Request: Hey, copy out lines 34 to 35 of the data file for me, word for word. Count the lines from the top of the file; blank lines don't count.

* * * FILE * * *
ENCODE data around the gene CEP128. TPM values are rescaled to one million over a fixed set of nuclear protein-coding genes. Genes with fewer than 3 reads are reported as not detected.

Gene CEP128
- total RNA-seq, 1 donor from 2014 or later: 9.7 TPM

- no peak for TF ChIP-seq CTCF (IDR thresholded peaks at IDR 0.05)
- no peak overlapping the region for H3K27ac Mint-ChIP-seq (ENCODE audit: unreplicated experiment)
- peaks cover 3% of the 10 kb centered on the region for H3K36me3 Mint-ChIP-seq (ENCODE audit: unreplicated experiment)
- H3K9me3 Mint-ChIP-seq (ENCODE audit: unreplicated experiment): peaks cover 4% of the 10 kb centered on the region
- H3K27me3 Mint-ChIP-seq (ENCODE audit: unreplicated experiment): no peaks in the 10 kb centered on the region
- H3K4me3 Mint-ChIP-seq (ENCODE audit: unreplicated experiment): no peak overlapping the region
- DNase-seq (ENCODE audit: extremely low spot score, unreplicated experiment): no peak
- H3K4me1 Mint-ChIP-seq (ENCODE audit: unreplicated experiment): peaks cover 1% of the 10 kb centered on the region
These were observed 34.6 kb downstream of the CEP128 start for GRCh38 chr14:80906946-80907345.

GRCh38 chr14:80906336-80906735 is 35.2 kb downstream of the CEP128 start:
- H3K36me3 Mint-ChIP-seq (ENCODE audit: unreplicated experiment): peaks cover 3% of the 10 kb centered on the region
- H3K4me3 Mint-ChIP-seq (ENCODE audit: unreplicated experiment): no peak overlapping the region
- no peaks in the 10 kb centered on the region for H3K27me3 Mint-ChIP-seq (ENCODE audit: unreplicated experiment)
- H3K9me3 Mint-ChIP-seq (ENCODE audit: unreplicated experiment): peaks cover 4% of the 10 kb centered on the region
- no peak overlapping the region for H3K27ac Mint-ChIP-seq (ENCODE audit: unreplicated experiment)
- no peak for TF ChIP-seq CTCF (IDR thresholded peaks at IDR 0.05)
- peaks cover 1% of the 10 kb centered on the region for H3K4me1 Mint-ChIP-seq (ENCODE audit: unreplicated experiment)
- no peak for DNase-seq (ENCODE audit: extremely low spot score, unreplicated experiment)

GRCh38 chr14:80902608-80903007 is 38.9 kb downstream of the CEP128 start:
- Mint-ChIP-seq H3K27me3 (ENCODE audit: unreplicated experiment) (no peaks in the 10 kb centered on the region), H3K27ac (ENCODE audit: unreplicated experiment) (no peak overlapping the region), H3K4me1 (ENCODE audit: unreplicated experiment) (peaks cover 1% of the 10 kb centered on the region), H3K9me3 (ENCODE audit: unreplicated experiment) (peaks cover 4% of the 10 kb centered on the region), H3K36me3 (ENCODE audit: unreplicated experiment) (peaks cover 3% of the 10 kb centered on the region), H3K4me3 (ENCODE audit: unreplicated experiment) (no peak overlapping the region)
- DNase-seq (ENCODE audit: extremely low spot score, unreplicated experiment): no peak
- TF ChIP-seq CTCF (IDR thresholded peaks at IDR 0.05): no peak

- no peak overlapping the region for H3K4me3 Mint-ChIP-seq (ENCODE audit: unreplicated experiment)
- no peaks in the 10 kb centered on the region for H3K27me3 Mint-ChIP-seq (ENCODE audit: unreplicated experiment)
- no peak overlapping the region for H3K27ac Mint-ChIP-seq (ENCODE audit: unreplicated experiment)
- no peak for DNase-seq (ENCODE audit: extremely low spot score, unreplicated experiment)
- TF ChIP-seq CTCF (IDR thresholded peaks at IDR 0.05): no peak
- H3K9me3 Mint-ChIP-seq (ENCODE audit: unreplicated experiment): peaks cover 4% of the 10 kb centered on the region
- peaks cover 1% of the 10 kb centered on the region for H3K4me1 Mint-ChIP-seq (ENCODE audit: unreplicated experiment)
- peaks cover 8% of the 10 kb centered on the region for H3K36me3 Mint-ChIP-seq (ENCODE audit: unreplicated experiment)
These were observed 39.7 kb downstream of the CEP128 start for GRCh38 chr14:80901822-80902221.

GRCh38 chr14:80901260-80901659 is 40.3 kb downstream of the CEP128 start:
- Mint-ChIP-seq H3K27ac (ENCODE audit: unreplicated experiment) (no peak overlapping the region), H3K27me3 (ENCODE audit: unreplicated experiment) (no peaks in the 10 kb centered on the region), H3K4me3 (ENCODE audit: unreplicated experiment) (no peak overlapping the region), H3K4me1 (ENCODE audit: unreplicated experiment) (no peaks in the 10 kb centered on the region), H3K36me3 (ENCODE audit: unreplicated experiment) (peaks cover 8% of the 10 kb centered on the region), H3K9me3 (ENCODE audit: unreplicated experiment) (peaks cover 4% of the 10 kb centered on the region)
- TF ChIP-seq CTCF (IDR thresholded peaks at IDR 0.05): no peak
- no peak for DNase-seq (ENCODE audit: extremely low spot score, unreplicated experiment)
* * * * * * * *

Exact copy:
These were observed 39.7 kb downstream of the CEP128 start for GRCh38 chr14:80901822-80902221.

GRCh38 chr14:80901260-80901659 is 40.3 kb downstream of the CEP128 start: